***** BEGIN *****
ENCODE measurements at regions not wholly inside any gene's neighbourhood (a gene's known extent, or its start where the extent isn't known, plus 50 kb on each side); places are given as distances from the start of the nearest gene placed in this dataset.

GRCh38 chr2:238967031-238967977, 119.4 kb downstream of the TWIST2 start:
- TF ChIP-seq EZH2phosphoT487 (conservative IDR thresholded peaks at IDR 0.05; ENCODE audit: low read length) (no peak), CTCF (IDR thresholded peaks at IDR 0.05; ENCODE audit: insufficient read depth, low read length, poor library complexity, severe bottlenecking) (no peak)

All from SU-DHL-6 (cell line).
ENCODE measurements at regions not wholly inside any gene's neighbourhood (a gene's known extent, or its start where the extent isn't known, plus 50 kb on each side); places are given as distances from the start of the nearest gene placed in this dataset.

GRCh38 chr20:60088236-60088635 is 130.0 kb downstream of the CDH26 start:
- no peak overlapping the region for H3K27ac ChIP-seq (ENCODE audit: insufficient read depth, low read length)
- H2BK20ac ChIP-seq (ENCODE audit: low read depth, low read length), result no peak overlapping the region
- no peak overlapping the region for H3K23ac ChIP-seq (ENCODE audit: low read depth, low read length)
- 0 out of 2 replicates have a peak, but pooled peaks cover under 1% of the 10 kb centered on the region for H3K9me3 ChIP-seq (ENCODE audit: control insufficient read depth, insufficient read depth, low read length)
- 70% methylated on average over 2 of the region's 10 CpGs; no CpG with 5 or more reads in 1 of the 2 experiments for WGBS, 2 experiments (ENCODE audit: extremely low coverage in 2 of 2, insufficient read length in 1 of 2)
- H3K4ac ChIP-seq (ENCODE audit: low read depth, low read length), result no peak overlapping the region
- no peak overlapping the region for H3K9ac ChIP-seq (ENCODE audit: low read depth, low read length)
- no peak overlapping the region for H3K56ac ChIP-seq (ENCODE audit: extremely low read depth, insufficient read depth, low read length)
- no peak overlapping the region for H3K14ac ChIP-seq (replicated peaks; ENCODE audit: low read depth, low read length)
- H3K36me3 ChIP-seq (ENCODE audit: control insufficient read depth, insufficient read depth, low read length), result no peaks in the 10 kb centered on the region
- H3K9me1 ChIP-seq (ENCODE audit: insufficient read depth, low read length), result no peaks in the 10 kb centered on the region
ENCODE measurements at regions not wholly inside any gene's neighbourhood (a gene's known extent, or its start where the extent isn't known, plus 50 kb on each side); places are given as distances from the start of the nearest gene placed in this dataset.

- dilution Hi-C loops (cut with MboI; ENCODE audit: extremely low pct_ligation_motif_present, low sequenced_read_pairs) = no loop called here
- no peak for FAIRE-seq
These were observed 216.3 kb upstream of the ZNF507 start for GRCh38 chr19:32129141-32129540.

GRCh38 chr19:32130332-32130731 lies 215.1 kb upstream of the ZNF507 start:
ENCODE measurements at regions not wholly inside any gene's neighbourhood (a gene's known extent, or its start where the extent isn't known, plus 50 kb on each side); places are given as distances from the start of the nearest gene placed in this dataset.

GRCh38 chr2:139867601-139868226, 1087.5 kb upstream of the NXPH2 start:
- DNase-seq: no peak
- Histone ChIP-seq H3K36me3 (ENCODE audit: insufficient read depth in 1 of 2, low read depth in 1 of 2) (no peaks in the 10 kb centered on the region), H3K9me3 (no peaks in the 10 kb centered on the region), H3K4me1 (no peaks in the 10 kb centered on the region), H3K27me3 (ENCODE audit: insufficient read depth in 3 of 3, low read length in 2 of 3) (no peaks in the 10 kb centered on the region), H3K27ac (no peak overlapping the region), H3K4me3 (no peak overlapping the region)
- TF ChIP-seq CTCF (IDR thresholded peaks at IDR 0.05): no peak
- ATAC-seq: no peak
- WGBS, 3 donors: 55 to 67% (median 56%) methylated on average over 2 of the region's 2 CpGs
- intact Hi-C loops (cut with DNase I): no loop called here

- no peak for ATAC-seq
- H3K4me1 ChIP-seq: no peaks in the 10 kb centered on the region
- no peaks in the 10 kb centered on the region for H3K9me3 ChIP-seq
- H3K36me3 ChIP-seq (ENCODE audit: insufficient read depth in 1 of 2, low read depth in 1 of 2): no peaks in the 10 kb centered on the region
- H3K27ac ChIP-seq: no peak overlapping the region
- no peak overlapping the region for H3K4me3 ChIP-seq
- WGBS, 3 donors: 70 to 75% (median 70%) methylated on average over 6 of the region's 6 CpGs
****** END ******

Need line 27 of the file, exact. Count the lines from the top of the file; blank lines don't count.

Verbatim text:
- TF ChIP-seq CTCF (IDR thresholded peaks at IDR 0.05): no peak